The Conceptual Persona

The French philosopher Gilles Deleuze offered some practical points on what makes a person a philosopher by noting that the philosopher must create new concepts: “The philosopher is the concept’s friend; he is potentially of the concept. That is, philosophy is not a simple art of forming, inventing, or fabricating concepts, because concepts are not necessarily forms, discoveries, or products. More rigorously, philosophy is the discipline that involves creating concepts” (What is Philosophy?, 1994, p.5). Deleuze goes on, perhaps with a Gallic shrug: “What would be the value of a philosopher of whom one could say, ‘he has created no concepts; he has not created his own concepts’?” (p.6).

Indeed, each great philosopher seems to have their own great concepts. Plato had his theory of Forms and allegory of the cave; Kant put forth the thing-in-itself and the categorical imperative; and Nietzsche proclaimed the theory of the Übermensch (Superman). But for Deleuze, this connection between concept and philosopher runs much deeper: “The philosopher is the idiosyncrasy of his conceptual personae. The destiny of the philosopher is to become his conceptual persona” (p.64, emphasis mine). In other words, Plato is his own shadow in the cave, or, as Deleuze puts it, there is the ‘Socrates of Plato’ or the ‘Dionysus of Nietzsche’. Essentially, then, one is not merely a philosopher by way of philosophising alone. The true philosopher must live in and for their philosophy. Even if the philosopher acts in contrast to their own philosophy (as has so often occurred), it must occupy their thoughts unceasingly.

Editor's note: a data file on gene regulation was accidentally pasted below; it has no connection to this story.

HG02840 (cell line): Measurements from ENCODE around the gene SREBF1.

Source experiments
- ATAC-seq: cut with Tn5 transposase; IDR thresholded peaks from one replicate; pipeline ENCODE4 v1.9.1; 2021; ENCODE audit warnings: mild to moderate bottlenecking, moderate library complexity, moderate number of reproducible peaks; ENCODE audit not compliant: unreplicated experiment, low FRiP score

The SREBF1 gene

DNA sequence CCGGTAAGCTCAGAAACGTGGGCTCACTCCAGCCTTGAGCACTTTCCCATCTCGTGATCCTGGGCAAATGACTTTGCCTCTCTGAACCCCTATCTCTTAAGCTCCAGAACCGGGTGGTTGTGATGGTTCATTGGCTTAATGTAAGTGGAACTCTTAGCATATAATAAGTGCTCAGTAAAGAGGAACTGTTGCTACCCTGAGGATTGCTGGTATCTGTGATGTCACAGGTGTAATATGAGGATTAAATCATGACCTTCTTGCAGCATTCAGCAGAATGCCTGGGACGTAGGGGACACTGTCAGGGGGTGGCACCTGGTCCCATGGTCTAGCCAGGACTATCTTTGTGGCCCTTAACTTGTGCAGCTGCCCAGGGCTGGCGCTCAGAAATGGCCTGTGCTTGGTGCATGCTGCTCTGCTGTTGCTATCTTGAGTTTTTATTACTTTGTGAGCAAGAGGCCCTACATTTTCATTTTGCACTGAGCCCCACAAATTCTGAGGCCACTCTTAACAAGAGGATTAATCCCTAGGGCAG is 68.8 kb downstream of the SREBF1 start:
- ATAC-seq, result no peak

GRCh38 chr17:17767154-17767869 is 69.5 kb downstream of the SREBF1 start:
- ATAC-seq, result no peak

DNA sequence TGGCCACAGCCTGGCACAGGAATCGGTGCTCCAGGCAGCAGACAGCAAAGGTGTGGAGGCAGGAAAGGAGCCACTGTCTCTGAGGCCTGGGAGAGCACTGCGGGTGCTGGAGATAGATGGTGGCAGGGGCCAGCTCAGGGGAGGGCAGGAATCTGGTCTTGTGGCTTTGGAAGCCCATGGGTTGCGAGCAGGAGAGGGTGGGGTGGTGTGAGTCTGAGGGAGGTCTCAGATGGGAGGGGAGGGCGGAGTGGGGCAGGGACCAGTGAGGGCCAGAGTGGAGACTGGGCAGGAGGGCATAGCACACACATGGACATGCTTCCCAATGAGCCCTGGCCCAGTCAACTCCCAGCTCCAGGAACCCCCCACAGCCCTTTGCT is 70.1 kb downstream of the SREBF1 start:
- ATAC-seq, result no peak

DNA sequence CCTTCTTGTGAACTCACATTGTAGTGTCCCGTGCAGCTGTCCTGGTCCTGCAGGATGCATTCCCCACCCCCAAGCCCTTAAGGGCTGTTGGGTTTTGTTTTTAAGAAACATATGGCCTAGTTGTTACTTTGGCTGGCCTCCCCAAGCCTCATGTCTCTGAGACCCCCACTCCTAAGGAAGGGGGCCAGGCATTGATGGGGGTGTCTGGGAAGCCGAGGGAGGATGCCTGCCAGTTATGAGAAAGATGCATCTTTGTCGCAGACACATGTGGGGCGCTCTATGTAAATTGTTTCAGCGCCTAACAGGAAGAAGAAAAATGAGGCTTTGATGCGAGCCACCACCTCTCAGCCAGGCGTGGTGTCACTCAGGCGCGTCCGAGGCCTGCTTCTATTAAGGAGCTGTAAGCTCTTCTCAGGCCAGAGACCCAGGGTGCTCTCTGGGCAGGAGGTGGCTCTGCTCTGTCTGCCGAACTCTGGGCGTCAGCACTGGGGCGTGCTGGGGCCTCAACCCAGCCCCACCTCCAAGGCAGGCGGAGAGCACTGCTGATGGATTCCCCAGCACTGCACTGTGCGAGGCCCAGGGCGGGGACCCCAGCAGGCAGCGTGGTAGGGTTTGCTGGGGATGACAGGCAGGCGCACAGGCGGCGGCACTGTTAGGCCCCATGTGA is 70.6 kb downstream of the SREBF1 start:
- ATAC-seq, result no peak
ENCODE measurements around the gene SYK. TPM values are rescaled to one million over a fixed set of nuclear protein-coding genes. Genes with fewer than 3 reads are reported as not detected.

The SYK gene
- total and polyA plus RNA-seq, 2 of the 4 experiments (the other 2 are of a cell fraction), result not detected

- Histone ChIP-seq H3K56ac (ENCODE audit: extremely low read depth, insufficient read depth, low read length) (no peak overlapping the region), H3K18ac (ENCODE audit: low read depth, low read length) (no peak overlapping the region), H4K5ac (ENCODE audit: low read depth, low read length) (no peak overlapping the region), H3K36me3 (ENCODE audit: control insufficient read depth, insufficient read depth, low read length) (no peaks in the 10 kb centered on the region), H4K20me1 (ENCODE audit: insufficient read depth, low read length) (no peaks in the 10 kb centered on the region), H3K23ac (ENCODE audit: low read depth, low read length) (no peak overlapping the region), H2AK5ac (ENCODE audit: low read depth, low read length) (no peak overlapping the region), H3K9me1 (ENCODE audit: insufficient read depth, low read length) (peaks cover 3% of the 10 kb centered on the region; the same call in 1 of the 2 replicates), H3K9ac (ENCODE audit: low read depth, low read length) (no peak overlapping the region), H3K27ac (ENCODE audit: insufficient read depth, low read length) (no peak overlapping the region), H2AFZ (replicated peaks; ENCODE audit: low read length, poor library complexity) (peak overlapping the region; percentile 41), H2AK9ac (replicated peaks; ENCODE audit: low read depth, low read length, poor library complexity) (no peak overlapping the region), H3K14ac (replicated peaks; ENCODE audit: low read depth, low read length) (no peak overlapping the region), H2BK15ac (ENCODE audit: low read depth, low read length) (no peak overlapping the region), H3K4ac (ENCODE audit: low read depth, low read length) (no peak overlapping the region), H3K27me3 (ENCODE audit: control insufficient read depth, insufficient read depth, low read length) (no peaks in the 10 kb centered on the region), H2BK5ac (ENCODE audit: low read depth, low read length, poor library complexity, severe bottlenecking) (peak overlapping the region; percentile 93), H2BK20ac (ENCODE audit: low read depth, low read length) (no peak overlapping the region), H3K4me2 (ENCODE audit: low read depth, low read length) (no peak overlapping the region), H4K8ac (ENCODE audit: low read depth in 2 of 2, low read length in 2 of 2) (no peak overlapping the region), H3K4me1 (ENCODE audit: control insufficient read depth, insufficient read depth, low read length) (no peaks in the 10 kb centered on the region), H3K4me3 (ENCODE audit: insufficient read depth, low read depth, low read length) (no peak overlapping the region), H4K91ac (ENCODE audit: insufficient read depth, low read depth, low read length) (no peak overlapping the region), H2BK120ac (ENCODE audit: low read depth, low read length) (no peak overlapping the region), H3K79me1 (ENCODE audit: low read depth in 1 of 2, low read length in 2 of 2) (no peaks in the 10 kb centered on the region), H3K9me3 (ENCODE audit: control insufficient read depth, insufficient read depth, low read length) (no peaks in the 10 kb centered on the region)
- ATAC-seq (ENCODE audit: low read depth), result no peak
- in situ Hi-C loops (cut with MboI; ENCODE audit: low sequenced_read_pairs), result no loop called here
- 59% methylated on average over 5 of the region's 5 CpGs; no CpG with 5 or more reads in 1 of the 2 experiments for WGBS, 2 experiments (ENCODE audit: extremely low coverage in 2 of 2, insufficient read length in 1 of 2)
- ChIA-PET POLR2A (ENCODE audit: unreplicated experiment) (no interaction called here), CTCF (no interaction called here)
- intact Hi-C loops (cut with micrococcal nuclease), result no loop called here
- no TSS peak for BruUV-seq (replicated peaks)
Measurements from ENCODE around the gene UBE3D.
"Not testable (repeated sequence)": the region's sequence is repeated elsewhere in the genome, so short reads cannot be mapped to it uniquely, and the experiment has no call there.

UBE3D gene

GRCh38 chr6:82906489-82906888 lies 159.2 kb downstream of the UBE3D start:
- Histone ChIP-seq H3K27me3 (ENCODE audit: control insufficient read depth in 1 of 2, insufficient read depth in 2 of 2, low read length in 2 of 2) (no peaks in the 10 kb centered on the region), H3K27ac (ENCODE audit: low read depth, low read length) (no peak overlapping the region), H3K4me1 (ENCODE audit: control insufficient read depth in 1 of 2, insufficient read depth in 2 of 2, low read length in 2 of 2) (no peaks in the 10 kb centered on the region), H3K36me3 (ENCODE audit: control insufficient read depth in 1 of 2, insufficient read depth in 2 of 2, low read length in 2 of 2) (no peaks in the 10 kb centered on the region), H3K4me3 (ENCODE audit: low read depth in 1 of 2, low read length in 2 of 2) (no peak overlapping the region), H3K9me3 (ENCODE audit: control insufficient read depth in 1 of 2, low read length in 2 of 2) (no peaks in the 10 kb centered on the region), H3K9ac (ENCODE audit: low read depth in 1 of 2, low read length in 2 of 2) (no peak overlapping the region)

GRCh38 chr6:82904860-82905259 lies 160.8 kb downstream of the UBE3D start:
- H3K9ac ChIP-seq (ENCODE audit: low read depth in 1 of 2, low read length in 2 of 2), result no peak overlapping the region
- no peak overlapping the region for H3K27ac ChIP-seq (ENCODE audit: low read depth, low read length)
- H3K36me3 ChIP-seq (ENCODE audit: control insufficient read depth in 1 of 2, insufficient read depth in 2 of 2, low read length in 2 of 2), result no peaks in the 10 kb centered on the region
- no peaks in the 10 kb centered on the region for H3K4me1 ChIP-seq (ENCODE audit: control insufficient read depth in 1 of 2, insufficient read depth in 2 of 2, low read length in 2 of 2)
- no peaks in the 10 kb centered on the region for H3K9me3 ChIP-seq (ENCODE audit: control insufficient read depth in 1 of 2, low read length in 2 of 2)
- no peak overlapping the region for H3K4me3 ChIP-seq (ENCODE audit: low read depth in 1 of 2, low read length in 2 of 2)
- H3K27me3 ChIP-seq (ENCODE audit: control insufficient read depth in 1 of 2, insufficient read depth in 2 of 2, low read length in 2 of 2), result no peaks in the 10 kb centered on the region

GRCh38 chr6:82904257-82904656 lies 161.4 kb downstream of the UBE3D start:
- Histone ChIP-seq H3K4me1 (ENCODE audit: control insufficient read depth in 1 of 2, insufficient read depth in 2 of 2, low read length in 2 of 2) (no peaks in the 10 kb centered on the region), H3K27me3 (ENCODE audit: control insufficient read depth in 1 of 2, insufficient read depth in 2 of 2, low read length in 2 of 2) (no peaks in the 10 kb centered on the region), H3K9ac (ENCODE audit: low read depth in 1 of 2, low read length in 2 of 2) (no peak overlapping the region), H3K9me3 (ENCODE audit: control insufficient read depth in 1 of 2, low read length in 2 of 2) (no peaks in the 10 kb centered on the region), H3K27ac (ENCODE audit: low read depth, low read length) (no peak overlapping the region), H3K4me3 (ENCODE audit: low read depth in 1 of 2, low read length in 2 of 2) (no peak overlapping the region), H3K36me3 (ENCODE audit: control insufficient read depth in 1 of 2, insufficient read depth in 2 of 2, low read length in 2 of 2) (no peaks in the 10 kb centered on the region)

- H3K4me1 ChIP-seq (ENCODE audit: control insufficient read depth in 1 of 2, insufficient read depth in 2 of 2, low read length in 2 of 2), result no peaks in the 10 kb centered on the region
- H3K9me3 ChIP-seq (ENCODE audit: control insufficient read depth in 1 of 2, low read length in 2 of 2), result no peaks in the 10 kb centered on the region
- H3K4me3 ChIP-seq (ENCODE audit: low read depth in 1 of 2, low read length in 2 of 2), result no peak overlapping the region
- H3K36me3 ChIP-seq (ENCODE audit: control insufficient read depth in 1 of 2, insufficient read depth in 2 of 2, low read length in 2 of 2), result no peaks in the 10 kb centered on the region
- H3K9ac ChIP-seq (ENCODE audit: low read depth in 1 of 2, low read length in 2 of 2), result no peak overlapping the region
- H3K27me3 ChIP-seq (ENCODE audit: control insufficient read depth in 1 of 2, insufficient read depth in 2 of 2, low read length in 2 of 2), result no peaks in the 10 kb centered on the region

Philosophy as a Necessary Virus

A simple yet efficient definition of a philosopher is found in the online Urban Dictionary, known for its colloquial, straight-forward approach. One user, ‘Gottlob Frege’, defines ‘philosopher’ as “the best kind of person. A person that just thinks about things, which then enables other people to do things.”